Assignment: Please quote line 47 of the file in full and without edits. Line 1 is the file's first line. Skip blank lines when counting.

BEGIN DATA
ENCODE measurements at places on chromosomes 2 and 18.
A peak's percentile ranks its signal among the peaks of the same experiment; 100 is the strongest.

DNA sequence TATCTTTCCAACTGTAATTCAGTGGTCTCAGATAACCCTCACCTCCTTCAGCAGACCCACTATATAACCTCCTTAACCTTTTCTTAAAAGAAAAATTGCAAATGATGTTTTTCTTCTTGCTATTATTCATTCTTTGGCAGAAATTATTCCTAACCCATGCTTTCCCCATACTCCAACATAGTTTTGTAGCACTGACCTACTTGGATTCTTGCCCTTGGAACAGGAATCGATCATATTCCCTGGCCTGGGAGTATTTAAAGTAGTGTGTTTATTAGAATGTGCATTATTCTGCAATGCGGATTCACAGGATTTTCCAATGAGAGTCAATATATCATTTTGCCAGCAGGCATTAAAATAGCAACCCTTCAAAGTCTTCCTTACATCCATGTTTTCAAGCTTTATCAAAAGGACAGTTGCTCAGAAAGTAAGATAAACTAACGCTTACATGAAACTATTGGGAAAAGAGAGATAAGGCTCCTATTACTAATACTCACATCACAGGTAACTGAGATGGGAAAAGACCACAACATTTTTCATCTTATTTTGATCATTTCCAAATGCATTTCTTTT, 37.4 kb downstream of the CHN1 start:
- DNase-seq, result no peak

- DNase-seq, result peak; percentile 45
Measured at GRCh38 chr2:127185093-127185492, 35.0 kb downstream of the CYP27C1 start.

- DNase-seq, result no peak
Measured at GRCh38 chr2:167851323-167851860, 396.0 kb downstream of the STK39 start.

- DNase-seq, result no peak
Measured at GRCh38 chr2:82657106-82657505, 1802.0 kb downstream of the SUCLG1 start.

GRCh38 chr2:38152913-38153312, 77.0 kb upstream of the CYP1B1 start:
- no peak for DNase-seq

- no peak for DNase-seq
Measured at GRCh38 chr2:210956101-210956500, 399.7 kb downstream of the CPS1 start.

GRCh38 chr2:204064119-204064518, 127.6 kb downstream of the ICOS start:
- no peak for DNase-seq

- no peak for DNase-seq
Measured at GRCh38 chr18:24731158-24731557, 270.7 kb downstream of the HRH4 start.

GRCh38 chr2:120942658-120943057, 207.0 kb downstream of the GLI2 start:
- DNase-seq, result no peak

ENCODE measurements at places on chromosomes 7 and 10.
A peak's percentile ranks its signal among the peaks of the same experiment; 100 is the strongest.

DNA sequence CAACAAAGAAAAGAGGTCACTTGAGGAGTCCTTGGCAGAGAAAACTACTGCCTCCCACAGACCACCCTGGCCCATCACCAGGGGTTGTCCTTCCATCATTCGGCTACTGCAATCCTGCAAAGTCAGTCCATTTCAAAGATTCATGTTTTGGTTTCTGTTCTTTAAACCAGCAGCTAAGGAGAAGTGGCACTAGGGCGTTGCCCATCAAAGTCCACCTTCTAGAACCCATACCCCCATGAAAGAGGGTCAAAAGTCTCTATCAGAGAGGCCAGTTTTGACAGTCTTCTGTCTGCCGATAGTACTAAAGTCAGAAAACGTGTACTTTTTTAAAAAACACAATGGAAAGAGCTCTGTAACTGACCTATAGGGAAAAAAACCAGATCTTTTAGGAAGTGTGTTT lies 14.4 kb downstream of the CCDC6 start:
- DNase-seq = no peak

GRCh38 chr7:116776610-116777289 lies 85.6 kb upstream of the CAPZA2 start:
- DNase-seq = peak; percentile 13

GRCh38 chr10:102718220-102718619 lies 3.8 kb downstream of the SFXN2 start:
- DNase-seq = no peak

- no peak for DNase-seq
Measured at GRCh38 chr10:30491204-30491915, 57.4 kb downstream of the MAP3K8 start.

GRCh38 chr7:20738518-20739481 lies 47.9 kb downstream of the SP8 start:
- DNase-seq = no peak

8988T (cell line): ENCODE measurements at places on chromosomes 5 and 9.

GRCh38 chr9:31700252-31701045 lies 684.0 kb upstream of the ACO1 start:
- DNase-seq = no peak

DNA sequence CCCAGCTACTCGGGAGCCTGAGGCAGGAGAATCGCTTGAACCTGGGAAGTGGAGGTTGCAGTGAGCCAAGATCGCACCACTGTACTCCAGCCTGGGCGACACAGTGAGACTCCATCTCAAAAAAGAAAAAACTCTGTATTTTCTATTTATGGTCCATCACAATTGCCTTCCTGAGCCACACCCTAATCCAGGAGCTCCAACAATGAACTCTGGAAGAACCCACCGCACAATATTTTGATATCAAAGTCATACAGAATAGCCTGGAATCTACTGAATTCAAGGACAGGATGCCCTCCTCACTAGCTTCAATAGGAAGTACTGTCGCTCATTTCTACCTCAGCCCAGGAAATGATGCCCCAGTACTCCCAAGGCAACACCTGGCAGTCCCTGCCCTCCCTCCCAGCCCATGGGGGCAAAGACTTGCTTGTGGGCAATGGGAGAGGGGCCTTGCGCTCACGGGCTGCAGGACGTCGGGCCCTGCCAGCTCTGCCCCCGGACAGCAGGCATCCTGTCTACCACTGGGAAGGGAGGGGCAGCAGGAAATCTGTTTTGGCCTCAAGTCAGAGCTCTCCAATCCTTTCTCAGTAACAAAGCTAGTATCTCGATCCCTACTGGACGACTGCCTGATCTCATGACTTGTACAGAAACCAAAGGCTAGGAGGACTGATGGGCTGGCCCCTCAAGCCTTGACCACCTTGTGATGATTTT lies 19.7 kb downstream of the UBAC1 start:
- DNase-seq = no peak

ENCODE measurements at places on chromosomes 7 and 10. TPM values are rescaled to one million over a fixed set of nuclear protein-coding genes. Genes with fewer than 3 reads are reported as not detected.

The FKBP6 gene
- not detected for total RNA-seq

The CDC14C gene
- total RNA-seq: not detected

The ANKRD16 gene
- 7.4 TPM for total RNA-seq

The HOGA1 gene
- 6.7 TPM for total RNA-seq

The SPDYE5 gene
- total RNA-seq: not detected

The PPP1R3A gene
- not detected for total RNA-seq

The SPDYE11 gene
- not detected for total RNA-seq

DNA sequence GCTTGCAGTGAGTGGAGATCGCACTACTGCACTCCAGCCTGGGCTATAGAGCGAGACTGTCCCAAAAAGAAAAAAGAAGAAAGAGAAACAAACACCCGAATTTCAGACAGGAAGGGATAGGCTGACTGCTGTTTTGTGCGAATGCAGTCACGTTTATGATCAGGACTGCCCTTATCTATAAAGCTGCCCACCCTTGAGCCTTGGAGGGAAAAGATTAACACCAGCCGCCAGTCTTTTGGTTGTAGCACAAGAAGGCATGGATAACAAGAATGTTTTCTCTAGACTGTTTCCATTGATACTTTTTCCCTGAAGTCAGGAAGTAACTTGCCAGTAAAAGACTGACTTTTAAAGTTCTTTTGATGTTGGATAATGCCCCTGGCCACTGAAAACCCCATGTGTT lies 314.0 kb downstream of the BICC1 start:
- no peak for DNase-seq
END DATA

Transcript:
The SPDYE5 gene